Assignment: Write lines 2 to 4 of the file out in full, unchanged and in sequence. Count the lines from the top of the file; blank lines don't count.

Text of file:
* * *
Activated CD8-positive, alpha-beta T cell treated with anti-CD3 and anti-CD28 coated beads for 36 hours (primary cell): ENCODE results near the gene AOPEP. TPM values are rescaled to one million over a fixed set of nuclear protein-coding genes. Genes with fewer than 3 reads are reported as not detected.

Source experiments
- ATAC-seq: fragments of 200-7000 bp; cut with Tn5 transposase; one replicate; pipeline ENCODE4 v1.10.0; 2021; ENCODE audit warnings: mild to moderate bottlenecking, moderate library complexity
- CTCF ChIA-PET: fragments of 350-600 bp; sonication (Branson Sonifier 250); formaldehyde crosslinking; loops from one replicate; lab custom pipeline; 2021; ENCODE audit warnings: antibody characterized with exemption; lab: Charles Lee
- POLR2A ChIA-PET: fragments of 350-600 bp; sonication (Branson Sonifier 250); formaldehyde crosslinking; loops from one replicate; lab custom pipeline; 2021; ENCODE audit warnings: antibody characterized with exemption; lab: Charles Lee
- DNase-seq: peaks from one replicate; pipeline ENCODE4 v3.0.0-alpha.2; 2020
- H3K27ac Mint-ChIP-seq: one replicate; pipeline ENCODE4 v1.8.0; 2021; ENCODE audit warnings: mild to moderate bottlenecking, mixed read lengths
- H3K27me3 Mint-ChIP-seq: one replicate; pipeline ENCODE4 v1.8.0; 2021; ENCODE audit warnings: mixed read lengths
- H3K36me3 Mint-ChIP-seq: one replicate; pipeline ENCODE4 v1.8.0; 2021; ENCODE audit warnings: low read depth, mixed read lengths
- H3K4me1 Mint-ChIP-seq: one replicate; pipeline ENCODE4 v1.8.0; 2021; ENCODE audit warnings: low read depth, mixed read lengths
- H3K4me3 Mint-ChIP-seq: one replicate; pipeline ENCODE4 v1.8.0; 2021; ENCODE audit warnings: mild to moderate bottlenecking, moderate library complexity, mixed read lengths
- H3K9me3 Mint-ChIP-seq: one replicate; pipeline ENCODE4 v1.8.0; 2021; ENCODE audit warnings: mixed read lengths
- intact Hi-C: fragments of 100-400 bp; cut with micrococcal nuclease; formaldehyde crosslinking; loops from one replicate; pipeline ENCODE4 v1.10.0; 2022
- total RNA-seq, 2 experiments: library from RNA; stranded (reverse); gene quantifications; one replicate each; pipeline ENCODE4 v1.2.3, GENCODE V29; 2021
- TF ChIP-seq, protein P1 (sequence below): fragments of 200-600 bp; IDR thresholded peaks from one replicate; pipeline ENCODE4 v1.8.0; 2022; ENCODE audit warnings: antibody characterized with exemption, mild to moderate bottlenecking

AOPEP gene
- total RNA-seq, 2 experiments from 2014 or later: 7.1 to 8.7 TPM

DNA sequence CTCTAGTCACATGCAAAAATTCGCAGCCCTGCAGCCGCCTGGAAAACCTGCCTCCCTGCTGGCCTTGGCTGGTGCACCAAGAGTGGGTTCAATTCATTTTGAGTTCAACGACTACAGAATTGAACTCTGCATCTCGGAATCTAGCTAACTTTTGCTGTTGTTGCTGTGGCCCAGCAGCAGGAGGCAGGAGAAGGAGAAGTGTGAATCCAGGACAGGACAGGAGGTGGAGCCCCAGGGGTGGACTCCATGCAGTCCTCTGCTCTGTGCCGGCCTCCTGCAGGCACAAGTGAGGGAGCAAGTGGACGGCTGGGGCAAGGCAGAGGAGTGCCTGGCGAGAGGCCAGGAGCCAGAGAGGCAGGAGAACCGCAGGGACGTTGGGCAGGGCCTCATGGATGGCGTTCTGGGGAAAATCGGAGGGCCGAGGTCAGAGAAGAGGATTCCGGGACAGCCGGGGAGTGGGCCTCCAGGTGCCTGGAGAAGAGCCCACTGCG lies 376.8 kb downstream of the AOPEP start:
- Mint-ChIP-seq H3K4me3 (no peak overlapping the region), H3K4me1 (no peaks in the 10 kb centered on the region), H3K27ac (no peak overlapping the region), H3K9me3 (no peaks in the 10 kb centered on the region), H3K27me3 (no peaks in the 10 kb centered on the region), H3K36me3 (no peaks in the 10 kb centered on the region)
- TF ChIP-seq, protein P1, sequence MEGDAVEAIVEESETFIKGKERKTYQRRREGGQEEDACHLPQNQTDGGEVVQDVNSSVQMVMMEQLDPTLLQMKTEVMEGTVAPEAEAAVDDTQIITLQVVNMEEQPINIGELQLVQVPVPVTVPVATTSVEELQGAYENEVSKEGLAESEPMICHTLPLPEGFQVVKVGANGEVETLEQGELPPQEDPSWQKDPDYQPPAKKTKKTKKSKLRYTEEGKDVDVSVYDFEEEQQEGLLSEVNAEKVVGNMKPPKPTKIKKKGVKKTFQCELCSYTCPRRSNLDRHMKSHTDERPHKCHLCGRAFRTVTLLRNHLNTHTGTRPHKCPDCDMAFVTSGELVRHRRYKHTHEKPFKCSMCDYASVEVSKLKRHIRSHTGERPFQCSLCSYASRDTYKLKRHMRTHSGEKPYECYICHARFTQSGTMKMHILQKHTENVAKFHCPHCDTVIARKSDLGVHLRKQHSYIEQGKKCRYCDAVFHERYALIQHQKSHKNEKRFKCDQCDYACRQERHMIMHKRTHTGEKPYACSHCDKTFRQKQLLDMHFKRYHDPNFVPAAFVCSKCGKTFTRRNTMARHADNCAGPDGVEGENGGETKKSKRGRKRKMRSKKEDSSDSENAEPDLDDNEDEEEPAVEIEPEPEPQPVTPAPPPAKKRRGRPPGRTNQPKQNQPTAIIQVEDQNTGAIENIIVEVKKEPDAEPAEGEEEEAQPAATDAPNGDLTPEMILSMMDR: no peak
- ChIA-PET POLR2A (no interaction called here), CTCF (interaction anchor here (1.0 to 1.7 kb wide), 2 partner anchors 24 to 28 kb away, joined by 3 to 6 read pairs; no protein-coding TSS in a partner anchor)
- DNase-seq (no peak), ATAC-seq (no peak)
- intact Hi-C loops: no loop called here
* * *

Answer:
Source experiments
- ATAC-seq: fragments of 200-7000 bp; cut with Tn5 transposase; one replicate; pipeline ENCODE4 v1.10.0; 2021; ENCODE audit warnings: mild to moderate bottlenecking, moderate library complexity
- CTCF ChIA-PET: fragments of 350-600 bp; sonication (Branson Sonifier 250); formaldehyde crosslinking; loops from one replicate; lab custom pipeline; 2021; ENCODE audit warnings: antibody characterized with exemption; lab: Charles Lee